Battle of Britain. The Battle of Britain, as it happened on September 15, 1940. On September 16, the Germans moved to a new tactic: terror bombing.
Daylight raids were abandoned in favour of what we now call the Blitz. The aim was still to break our spirit, but that was now harder than ever. Britain had won its first real victory of the war, and its value to public morale was incalulable. Sources I am deeply indebted to the following works, upon which I have relied for this account — • Alfred Price — "Battle of Britain Day" and "The Hardest Day" • Stephen Bungay — "The Most Dangerous Enemy" • Tom Neil — "Gun Button to Fire" • Richard Townshend Bickers — "The Battle of Britain" • Winston Churchill — "Their Finest Hour" — and also to the following for their help. • John Pulfer of the Battle of Britain Historical Society • The Imperial War Museum • Richard Burgess of the Telegraph graphics team Please pursue their works if you want to read more.
Beazley (centre, in flying jacket) with members of No 249 Squadron Whatever happened to lucky Ray Holmes? Hmm. Photo: TMG It was. 8 Things You Need To Know About The Battle Of Britain. Contrails left by British and German aircraft after a dogfight during the Battle of Britain, September 1940.
The Battle of Britain took place between July and October 1940. The Germans began by attacking coastal targets and British shipping operating in the English Channel. They launched their main offensive on 13 August. Attacks moved inland, concentrating on airfields and communications centres. Fighter Command offered stiff resistance, despite coming under enormous pressure. Battle of Britain. The Battle of Britain was a struggle between the German Luftwaffe (commanded by Hermaan Göring) and the British Royal Air force (headed by Sir Hugh Dowding’s Fighter Command) which raged over Britain between July and October 1940.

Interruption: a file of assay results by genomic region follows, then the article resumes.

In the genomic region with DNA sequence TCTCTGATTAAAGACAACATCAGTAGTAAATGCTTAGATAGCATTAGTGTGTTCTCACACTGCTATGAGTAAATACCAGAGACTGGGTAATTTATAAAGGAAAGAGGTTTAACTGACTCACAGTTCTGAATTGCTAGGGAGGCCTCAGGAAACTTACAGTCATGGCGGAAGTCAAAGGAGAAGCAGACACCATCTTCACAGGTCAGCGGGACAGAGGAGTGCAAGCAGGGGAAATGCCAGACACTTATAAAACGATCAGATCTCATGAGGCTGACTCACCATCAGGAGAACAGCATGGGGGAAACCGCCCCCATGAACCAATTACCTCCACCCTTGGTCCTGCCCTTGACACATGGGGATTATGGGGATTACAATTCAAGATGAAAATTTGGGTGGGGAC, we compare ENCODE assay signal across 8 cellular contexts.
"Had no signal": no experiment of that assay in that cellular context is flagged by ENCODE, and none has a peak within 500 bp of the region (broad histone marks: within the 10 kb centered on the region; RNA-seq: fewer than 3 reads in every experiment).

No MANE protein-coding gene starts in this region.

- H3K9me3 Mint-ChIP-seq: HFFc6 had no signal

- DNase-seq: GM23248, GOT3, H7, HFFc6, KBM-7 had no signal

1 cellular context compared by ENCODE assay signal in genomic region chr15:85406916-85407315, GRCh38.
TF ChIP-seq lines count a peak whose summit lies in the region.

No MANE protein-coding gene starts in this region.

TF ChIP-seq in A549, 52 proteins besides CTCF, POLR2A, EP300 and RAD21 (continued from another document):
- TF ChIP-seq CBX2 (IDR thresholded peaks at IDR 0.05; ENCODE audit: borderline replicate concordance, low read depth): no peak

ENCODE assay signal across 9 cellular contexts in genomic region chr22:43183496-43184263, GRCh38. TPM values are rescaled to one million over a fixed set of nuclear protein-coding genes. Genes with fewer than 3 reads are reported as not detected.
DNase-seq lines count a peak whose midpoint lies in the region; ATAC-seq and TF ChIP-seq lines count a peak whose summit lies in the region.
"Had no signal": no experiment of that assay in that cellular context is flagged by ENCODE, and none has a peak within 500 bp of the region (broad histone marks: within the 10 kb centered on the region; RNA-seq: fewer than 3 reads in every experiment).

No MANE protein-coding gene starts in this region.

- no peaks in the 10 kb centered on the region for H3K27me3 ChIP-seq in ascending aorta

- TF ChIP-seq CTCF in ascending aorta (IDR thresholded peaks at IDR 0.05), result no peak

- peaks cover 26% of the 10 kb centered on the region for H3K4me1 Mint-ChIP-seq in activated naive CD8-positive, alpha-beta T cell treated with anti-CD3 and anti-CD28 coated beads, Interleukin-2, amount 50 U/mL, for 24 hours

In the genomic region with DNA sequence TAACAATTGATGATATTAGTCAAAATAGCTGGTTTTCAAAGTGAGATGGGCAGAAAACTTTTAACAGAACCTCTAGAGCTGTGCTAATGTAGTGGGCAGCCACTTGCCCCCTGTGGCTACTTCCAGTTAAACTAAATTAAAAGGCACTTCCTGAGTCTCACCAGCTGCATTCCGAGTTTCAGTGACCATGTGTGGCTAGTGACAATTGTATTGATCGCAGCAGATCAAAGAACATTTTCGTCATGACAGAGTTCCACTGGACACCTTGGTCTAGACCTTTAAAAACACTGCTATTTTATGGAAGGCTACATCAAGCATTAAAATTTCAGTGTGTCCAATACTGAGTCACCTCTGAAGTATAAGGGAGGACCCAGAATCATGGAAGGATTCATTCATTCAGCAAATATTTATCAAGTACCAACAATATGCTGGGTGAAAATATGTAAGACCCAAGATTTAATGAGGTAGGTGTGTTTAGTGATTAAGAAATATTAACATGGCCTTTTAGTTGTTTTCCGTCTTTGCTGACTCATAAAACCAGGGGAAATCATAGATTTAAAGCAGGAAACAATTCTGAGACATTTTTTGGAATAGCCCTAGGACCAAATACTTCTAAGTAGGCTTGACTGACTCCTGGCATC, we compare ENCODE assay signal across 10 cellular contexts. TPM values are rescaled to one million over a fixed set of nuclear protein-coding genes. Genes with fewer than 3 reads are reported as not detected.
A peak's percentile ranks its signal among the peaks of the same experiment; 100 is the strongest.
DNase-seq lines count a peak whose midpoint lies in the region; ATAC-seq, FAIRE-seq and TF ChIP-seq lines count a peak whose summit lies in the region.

The battle, which was the first major military campaign in history to be fought entirely in the air, was the result of a German plan to win air superiority over Southern Britain and the English Channel by destroying the British air force and aircraft industry. Hitler saw victory in the battle as a prelude to the invasion of Britain (codenamed Operation Sealion). In May 1940, German forces had overrun Belgium, the Netherlands and northern France using Blitzkrieg (‘Lightening War’) tactics. With the USA and the Soviet Union both still mired in hesitant isolationism, and the French ally toppled, Britain now stood alone against Nazi Germany. The climax of the battle came on 15 September, a day in which the Luftwaffe lost 56 planes and the RAF 28. Battle of Britain. BBC iWonder - What was the secret to winning the Battle of Britain? RAF Museum. Situated on the historic site of Hendon's London Aerodrome in Colindale, our North London Museum, is one of two sites belonging to the U.K's only national museum that tells the story of the Royal Air Force through its people and collections.
Our collections in London include some very early aircraft designs through to the latest modern day jets and military aircraft. With free admission plus free interactive and fun activities, including our 3D Cinema (located in Milestones of Flight) and our emotive and uplifting sound and light show Our Finest Hour (located in our Battle of Britain Hall), our London museum offers an entertaining and educational day out for all the family - just 30 minutes from central London. For details on how to reach us please visit the Plan Your Day Section of our London website…and if you’re visiting us with children don’t forget to drop in on our Gallery specially created for youngster Aeronauts.